a wireless interface to allow the processor to communicate with another device, wherein the processor includes: a first-in-first-out (FIFO); a first set of pointers associated with the FIFO, wherein the first set of pointers are associated with a read clock used to read from the FIFO; a second set of pointers associated with the FIFO, wherein the second set of pointers are associated with a write clock used to write to the FIFO; comparators to compare the first set of pointers with the second set of pointers; a logic coupled to outputs of the comparators, wherein the logic is to perform an AND operation; a filter coupled to an output of the logic; a Schmitt trigger coupled to the filter; and two flip-flops coupled to the Schmitt trigger, wherein an output of one of the two flip-flops indicates a status of the FIFO.

18. The system of claim 17, wherein an output of the Schmitt trigger is to set or reset outputs of the two flip-flops.

19. The system of claim 17, wherein clock terminals of the two flip-flops is coupled to the read clock to indicate an empty status of the FIFO.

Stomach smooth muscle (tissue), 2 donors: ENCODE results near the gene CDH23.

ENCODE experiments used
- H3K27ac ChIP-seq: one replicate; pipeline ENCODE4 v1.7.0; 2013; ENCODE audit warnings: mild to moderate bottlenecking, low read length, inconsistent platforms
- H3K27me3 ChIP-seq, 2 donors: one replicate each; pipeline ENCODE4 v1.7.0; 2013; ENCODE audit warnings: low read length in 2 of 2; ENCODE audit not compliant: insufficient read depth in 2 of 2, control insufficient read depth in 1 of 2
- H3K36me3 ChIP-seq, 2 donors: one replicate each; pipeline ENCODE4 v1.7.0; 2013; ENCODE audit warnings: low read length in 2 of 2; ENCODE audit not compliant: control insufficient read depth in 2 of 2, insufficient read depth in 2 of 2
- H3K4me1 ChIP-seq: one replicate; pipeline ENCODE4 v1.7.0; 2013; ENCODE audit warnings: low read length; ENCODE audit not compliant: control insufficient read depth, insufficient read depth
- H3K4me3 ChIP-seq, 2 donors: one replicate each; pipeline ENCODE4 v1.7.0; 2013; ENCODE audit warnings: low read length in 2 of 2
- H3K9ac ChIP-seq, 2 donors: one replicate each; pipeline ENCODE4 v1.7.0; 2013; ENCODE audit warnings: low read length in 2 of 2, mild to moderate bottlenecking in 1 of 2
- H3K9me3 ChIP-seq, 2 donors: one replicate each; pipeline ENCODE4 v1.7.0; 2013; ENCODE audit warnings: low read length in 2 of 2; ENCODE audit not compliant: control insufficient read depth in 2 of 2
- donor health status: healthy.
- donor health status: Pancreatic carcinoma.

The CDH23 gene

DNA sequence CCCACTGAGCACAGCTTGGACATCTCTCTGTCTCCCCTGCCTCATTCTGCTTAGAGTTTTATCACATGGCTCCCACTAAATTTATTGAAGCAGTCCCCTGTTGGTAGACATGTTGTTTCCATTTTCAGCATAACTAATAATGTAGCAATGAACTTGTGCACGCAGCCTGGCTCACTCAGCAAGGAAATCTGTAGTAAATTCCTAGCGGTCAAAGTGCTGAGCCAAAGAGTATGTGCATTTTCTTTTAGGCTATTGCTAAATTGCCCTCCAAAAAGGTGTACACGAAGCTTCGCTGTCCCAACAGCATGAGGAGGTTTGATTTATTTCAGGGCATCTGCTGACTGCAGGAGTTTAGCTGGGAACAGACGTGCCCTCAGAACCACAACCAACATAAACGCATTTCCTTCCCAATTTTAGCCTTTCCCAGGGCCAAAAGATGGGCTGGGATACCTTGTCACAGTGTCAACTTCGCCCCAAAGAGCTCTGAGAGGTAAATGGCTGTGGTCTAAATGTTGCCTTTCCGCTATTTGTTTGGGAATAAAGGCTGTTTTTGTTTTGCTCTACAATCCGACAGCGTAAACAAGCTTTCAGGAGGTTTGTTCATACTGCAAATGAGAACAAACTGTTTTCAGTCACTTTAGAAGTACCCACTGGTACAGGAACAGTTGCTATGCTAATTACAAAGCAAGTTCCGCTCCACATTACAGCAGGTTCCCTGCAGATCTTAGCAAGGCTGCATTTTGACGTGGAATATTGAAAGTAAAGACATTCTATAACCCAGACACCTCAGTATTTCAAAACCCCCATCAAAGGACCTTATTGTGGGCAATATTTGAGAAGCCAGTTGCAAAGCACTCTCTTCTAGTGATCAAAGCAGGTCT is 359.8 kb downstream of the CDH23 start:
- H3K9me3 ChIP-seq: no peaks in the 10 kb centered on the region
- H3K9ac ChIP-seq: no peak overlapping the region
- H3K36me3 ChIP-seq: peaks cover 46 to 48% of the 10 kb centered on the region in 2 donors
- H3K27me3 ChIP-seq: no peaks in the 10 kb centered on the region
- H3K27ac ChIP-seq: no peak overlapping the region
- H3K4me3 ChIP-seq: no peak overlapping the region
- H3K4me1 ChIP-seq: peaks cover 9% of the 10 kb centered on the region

20. The system of claim 17, wherein clock terminals of the two flip-flops is coupled to the write clock to indicate a full status of the FIFO, wherein the first and second set of pointers are Johnson coded pointers, or wherein the first and second set of pointers are Gray coded pointers.

Patent History
Publication number: 20210157750
Type: Application
Filed: Aug 17, 2020
Publication Date: May 27, 2021
Applicant: Intel Corporation (Santa Clara, CA)
Inventors: Leon Zlotnik (Camino, CA), Jeremy Anderson (Hillsboro, OR), Lev Zlotnik (Holon), Daniel Ballegeer (Beaverton, OR)
Application Number: 16/995,638
Classifications
International Classification: G06F 13/16 (20060101); H03K 3/037 (20060101);